An Interview with Ex-Opus Dei Numerary Eileen Johnson – Part 1
The following interview with ex-Opus Dei numerary, Eileen Johnson, was conducted over a period of several months in 2020 and 2021. Eileen is a native of Yorkshire, England, where “a spade is called a spade, and not a bloody shovel.” And indeed, she obliges us with her extraordinary candor and honesty in response to my in-depth questions concerning her more than ten-years-experience as an early high-level member of Opus Dei in the United Kingdom (UK) in the 1960s.
– Randy Engel, Catholic investigative reporter and editor of ODWATCH 
Engel: By way of introduction Eileen, would you give our readers some background on your family and education, and how Opus Dei entered your young life?
Johnson: Yes, of course. I was born in Yorkshire, England, in 1943, into a Catholic family on my mother’s side. My father was an agnostic. I have two older brothers. As the youngest and only girl, I attended a Catholic primary school and later a convent Grammar school, which I think your American readers would call a Catholic high school. I was a pious child with a lively spirit who loved to sing and dance. At the age of 15, I seriously considered a religious vocation.
It was about a year later, at age 16, when Opus Dei entered my life – surreptitiously, I might add.
I was an excellent student and class leader. French was my favorite subject. So, it was not surprising when our new young French teacher took a special interest in me and took me under her wing. I was flattered. She was aware of my regular lunchtime visits to the school chapel as she also frequently visited the chapel.
One day she invited me to join her at an international summer school for girls at the Rydalwood University hostel in Manchester where, she said, I could “teach English” and also practice my French. My parents, especially my father, encouraged me to take advantage of this opportunity. They trusted my teacher. I had just turned 17, and this was my first trip away from home on my own. Naturally, I was excited!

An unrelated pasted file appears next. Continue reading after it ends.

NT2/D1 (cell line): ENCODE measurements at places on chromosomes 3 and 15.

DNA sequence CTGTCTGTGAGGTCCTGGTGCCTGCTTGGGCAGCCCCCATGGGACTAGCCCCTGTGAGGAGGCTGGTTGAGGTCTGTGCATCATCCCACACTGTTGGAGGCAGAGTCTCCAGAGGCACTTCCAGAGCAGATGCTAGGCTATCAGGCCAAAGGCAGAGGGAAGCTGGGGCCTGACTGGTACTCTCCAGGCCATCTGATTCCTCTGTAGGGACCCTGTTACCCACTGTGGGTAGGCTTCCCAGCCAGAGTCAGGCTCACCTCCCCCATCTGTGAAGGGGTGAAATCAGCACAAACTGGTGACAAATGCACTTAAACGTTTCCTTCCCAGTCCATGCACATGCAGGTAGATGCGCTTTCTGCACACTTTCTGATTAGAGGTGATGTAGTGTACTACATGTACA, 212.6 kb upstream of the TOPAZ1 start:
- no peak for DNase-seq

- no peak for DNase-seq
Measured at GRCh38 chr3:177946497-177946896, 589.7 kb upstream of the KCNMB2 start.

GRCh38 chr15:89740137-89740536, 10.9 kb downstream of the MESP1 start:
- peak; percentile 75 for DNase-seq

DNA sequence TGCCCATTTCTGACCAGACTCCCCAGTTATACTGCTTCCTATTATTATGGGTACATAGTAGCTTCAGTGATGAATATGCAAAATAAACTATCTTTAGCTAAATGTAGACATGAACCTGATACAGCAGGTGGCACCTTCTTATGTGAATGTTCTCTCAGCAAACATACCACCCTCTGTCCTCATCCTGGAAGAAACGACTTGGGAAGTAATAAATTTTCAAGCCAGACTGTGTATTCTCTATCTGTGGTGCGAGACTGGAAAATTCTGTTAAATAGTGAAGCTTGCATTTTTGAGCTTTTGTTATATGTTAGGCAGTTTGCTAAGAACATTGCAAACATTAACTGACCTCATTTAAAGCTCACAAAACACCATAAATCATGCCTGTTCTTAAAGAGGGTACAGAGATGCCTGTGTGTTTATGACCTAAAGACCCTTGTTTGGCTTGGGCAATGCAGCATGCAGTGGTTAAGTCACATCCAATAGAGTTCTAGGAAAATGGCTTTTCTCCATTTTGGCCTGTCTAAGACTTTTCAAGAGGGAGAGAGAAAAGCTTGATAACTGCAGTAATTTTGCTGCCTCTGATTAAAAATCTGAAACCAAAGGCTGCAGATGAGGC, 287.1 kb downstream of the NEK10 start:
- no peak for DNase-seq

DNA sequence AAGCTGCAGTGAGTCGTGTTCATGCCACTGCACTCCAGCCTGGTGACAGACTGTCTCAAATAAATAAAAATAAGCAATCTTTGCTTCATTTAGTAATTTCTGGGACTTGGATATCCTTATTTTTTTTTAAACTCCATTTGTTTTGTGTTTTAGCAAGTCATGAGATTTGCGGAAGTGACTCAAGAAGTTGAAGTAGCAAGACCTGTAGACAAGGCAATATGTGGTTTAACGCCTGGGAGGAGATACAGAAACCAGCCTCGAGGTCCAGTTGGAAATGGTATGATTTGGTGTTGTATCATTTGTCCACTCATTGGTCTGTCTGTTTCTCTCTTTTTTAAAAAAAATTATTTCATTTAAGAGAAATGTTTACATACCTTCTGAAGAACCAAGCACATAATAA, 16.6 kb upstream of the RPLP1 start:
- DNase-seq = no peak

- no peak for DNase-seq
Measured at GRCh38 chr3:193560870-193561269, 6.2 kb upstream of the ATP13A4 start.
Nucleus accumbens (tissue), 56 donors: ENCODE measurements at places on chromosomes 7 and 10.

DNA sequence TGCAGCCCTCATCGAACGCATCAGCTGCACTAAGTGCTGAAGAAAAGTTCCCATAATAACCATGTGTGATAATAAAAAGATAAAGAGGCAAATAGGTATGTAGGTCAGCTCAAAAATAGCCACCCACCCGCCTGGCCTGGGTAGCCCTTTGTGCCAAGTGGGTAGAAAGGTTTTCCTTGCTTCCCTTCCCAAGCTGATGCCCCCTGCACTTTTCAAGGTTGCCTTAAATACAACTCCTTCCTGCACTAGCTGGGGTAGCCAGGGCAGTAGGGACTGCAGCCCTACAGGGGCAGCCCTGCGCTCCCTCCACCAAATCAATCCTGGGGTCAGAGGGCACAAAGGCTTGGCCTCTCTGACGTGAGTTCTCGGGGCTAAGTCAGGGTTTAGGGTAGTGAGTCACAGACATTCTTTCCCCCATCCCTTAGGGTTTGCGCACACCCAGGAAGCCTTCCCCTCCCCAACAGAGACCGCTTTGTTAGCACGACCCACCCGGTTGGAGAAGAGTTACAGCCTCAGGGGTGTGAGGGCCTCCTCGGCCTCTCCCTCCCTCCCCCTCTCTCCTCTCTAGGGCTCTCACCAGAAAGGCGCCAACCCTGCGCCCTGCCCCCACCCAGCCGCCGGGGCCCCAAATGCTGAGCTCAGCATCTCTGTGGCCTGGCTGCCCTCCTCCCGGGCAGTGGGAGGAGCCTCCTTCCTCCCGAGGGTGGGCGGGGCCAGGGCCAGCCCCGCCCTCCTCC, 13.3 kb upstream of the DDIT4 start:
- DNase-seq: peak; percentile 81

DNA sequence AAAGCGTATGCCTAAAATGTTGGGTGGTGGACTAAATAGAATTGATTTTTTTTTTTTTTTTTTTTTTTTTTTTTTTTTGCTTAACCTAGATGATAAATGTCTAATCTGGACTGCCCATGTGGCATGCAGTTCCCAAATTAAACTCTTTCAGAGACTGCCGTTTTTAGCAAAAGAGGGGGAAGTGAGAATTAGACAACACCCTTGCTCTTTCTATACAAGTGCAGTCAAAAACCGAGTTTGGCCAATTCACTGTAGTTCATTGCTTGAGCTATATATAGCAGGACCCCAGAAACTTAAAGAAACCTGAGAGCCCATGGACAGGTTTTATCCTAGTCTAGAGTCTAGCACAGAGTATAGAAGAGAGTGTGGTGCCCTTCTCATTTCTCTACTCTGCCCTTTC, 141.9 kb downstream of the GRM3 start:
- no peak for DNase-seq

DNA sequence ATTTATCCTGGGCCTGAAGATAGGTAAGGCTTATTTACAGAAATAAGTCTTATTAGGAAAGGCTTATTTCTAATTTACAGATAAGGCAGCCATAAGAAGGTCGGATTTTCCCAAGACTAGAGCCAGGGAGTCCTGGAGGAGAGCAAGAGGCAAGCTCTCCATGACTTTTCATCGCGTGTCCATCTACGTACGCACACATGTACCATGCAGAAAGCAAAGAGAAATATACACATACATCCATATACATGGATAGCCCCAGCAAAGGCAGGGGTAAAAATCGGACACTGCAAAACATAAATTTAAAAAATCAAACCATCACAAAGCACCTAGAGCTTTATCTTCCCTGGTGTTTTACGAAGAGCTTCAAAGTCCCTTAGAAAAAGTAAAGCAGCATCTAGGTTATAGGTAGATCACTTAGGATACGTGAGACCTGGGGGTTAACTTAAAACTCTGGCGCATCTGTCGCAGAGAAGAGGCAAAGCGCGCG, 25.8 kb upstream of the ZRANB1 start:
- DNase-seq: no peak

Engel: Was the venture successful?
Johnson: As it turned out, I was invited to Manchester under false pretenses.
First of all, I was unable to practice my French because there were no French students taking the course. I wasn’t qualified to teach English either. The invitation was, in fact, a ruse to introduce me to Opus Dei within a closely-controlled Opus environment apart from my family. But I was oblivious to the reality.
Engel: Wasn’t there a visible sign designating Rydalwood as an Opus Dei University hostel when you entered the building?
Johnson: No. The centres have secular names and are not openly identified as being run by Opus Dei. It wasn’t until my French teacher, herself an Opus numerary, started to explain to me what Opus Dei was, that I began to understand the real reason for the invitation. You see, neither I, nor my family or friends, had ever heard of Opus Dei. During the late 1950s and early 1960s, Opus was just getting established in the UK. So, it was all quite new. After a few days, at Rydalwood my teacher told me I had a “vocation” to Opus Dei.
I resisted the pressure to join “the Work” at first. However, a few months later, after I had attended an Opus weekend retreat back in Manchester, I changed my mind.
Engel: What attracted you most to Opus Dei?
Johnson: Bear in mind that I was only 16 when Opus’s grooming and “love bombing” began. I came from a comfortable, happy home, but hadn’t been exposed to cosmopolitan ways. I was on the threshold of my newly-discovered independence and found the Opus members and the beautiful atmosphere at Rydalwood very appealing. I took my Catholic faith very seriously and had already been thinking of becoming a nun. I was attracted by the fact that the numeraries at Rydalwood were lay women fully dedicated to God.
Also, as a language student, I was immediately drawn to the Latin flavor of the centre and the gaiety and friendliness of the numeraries, most of whom were Spanish. They were well dressed, well groomed, well perfumed. And they made such a fuss over me – something I wasn’t used to as I was a lonely child and teenager.
Looking back, I remember the first time that my parents drove me to the Manchester campus and visited Rydalwood. As they were leaving my mother asked me, “Do you think you would like it so much if it wasn’t so attractive?” It was a rather prophetic question.
Engel: So, you initially joined Opus Dei as a supernumerary, not as a numerary, correct?